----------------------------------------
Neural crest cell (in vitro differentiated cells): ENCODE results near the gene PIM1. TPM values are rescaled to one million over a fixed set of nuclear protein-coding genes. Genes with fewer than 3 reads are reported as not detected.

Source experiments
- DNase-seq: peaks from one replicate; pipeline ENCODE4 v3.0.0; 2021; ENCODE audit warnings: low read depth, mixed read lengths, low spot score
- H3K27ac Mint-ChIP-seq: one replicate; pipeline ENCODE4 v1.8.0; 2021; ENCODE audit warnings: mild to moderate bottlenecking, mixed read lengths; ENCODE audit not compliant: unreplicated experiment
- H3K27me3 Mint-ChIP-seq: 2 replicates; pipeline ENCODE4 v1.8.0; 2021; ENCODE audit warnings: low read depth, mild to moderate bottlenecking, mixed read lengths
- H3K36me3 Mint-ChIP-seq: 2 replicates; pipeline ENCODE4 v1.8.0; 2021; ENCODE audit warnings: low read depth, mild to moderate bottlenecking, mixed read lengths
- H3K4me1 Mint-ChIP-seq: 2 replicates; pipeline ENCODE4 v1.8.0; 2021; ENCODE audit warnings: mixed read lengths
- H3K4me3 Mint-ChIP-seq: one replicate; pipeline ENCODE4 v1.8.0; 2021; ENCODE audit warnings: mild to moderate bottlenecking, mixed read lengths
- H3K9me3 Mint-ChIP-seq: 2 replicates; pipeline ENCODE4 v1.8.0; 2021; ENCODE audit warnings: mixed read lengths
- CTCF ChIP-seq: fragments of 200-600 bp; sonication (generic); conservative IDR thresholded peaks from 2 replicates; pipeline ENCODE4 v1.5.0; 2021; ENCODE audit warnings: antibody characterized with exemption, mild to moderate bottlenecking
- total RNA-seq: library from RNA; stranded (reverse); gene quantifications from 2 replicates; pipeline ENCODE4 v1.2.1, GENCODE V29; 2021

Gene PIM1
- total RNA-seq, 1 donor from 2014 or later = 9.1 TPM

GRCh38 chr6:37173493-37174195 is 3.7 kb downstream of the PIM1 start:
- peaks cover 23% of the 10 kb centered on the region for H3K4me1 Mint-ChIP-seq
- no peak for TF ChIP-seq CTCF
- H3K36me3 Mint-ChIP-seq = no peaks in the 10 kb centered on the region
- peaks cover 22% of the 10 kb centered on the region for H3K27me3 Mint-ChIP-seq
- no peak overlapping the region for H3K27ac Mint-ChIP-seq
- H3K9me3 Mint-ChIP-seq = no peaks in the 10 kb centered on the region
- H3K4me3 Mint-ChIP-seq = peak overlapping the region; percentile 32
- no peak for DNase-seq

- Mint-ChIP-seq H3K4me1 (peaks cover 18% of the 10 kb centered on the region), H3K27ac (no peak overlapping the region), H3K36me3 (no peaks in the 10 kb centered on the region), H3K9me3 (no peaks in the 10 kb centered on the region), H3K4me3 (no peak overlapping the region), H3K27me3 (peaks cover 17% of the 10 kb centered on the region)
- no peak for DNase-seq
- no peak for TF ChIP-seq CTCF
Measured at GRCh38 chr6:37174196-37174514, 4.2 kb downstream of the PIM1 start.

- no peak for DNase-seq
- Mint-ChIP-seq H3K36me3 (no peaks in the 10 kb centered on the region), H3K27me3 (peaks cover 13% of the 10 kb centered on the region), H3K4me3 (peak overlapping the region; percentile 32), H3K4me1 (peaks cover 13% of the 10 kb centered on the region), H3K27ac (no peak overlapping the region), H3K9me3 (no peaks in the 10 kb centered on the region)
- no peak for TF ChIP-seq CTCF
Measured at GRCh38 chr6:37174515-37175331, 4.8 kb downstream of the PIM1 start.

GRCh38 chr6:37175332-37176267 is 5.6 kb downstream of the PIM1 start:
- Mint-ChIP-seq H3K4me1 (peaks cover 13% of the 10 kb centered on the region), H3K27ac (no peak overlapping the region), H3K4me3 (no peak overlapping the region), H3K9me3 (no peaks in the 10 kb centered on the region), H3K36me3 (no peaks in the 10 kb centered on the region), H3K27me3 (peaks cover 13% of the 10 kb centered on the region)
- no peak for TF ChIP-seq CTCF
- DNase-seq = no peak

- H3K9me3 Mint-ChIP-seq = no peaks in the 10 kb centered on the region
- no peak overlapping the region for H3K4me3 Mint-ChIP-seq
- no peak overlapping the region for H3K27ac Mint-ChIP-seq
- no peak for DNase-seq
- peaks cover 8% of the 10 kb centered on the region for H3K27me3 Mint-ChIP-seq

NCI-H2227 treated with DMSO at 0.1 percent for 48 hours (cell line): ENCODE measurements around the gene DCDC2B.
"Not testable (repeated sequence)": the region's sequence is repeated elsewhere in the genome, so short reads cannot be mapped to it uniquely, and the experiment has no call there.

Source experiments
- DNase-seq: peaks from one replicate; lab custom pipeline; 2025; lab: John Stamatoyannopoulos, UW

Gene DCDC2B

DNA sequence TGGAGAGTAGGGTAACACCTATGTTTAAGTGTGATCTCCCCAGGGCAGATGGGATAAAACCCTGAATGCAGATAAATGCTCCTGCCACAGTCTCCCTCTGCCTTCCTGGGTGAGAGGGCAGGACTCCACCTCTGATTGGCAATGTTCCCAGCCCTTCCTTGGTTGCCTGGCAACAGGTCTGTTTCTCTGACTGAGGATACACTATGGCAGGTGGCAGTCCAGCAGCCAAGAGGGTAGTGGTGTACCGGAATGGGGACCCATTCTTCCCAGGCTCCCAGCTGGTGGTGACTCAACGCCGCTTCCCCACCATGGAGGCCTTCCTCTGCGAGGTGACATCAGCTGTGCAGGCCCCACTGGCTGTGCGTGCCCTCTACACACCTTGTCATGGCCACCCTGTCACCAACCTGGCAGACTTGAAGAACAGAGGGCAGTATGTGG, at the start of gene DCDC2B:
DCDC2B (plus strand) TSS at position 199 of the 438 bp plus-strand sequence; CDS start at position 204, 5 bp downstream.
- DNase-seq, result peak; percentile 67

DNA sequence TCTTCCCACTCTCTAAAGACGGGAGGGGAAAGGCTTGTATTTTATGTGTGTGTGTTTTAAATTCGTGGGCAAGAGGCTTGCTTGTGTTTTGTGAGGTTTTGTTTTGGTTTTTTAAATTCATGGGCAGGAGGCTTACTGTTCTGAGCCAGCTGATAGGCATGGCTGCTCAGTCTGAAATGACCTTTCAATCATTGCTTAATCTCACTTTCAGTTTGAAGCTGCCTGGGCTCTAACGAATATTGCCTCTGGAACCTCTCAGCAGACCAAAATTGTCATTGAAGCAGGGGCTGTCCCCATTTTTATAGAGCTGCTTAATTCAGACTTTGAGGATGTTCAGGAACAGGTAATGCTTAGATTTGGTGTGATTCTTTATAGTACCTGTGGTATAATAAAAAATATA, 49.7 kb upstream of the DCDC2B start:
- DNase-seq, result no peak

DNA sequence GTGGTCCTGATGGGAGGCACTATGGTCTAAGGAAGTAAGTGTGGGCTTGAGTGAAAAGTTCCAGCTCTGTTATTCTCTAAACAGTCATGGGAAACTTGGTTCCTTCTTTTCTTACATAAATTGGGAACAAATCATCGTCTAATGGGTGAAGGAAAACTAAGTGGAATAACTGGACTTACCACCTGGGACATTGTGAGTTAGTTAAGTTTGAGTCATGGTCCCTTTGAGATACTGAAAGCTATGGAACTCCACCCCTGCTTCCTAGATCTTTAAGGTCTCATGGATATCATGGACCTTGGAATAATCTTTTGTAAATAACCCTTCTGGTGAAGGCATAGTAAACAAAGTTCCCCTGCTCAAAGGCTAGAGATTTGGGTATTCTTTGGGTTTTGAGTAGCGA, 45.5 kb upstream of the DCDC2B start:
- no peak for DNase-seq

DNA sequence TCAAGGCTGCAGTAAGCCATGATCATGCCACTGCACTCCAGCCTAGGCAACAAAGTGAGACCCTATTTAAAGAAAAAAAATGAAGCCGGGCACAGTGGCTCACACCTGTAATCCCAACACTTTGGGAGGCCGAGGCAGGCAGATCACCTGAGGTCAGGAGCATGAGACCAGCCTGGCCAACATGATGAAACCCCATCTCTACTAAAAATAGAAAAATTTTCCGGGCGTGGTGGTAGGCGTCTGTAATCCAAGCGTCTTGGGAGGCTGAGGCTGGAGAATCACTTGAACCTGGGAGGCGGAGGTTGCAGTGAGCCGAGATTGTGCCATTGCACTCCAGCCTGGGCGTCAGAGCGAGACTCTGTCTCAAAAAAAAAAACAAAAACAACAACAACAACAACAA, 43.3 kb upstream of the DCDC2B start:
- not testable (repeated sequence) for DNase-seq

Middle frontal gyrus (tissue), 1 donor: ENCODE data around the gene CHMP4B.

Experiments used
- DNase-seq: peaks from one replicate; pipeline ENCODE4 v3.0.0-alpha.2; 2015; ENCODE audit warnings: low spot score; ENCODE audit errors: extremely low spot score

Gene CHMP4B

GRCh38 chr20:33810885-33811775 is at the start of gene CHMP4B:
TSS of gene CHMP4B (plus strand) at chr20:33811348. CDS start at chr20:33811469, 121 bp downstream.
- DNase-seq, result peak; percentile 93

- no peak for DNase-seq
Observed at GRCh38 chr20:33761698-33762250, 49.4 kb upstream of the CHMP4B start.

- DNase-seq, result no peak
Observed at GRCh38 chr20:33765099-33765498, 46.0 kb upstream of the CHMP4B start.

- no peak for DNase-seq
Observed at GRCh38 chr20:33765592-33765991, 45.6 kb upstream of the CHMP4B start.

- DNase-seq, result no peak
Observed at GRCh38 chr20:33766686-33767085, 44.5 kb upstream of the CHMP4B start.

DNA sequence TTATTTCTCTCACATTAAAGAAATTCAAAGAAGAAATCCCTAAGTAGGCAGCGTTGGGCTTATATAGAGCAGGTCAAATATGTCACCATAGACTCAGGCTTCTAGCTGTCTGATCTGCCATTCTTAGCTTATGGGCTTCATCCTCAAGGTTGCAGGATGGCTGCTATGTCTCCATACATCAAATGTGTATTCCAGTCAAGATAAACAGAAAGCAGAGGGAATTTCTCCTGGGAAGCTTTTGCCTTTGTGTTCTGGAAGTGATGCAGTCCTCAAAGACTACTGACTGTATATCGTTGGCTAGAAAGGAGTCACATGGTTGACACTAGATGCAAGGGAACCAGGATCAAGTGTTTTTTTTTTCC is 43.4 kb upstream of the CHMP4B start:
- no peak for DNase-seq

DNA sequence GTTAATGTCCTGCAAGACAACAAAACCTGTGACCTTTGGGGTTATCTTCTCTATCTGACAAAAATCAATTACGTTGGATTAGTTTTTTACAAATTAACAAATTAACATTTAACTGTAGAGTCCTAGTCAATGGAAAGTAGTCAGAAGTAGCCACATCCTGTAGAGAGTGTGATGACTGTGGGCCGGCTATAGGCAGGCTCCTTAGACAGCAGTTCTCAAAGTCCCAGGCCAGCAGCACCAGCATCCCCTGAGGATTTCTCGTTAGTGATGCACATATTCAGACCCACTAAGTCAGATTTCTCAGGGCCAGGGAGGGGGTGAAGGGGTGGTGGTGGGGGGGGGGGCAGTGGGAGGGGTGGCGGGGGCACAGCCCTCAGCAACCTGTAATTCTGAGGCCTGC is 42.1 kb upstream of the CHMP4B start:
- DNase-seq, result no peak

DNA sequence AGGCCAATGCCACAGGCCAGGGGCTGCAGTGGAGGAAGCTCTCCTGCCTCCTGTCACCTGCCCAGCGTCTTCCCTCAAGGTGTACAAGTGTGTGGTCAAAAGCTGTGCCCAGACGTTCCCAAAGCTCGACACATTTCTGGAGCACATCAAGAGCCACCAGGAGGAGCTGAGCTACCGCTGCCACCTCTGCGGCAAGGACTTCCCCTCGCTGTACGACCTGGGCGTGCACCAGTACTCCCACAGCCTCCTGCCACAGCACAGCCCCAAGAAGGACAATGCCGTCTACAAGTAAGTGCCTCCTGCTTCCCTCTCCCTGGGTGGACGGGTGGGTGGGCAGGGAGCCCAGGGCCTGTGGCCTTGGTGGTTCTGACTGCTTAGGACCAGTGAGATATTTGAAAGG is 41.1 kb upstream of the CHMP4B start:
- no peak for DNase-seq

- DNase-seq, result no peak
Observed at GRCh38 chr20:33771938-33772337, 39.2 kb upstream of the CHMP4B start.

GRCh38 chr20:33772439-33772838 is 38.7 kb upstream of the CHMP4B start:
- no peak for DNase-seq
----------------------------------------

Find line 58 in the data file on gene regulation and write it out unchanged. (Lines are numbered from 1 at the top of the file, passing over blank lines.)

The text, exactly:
GRCh38 chr20:33810885-33811775 is at the start of gene CHMP4B: